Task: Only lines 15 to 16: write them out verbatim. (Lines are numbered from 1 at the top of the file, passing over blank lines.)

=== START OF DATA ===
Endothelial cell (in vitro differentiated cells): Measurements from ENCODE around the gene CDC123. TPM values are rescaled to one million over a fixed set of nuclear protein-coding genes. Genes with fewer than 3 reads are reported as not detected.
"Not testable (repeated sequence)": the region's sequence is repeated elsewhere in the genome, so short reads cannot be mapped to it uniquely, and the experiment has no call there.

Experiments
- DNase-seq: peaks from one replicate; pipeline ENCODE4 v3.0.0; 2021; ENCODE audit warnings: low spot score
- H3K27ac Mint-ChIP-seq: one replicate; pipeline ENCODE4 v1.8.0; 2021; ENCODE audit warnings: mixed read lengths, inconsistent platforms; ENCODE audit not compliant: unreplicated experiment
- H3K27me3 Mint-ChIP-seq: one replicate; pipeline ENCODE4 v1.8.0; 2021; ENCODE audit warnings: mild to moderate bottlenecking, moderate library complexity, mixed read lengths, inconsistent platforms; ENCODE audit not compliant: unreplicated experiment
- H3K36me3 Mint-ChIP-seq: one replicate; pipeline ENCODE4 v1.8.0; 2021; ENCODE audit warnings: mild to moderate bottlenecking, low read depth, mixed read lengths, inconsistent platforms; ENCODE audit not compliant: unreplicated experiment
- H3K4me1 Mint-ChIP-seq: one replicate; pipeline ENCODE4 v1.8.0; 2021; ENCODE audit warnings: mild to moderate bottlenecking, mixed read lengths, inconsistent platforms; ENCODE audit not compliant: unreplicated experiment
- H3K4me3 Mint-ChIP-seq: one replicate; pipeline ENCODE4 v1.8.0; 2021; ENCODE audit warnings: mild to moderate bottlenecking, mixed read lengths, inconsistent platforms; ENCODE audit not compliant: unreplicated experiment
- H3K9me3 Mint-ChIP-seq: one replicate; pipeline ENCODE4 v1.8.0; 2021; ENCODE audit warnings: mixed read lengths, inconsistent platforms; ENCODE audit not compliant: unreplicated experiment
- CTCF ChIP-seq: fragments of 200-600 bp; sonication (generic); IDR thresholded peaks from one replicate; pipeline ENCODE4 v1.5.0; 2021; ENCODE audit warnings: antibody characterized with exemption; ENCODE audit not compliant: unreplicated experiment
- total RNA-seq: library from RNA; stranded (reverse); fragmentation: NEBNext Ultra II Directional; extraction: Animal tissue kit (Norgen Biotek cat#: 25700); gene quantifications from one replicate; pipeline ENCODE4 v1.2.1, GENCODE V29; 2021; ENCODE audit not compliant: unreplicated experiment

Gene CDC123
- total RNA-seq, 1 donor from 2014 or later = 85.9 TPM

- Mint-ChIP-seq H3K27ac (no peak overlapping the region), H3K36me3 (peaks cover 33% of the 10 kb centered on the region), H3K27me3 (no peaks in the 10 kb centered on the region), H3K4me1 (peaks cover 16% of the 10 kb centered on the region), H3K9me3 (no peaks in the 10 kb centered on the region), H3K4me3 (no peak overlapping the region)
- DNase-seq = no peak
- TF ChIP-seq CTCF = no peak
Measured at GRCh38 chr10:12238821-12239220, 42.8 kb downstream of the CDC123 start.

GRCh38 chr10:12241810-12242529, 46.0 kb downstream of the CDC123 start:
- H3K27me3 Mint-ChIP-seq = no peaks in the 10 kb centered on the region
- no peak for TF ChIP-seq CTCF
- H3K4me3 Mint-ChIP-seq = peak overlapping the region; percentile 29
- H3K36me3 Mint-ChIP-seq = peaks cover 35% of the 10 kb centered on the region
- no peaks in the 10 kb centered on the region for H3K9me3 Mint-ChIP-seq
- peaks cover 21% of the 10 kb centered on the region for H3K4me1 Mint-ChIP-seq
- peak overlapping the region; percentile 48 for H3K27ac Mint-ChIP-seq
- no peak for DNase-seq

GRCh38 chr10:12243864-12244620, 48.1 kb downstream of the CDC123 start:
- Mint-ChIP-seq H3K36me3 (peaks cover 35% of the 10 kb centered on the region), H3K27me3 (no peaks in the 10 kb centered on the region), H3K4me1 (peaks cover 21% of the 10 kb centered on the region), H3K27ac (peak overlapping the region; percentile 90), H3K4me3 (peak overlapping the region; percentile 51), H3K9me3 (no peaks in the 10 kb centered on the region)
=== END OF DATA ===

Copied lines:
- Mint-ChIP-seq H3K27ac (no peak overlapping the region), H3K36me3 (peaks cover 33% of the 10 kb centered on the region), H3K27me3 (no peaks in the 10 kb centered on the region), H3K4me1 (peaks cover 16% of the 10 kb centered on the region), H3K9me3 (no peaks in the 10 kb centered on the region), H3K4me3 (no peak overlapping the region)
- DNase-seq = no peak